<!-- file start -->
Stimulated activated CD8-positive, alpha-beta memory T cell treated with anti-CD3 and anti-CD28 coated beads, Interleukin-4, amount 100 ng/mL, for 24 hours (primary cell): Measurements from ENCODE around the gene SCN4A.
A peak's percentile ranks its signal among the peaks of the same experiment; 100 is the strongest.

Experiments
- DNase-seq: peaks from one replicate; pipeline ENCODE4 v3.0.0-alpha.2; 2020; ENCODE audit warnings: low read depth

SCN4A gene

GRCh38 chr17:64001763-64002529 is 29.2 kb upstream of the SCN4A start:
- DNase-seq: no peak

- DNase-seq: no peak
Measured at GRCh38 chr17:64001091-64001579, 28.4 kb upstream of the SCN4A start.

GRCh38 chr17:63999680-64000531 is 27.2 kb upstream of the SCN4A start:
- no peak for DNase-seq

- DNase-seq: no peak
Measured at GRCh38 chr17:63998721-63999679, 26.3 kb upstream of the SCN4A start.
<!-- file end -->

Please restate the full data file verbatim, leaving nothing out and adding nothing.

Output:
Stimulated activated CD8-positive, alpha-beta memory T cell treated with anti-CD3 and anti-CD28 coated beads, Interleukin-4, amount 100 ng/mL, for 24 hours (primary cell): Measurements from ENCODE around the gene SCN4A.
A peak's percentile ranks its signal among the peaks of the same experiment; 100 is the strongest.

Experiments
- DNase-seq: peaks from one replicate; pipeline ENCODE4 v3.0.0-alpha.2; 2020; ENCODE audit warnings: low read depth

SCN4A gene

GRCh38 chr17:64001763-64002529 is 29.2 kb upstream of the SCN4A start:
- DNase-seq: no peak

- DNase-seq: no peak
Measured at GRCh38 chr17:64001091-64001579, 28.4 kb upstream of the SCN4A start.

GRCh38 chr17:63999680-64000531 is 27.2 kb upstream of the SCN4A start:
- no peak for DNase-seq

- DNase-seq: no peak
Measured at GRCh38 chr17:63998721-63999679, 26.3 kb upstream of the SCN4A start.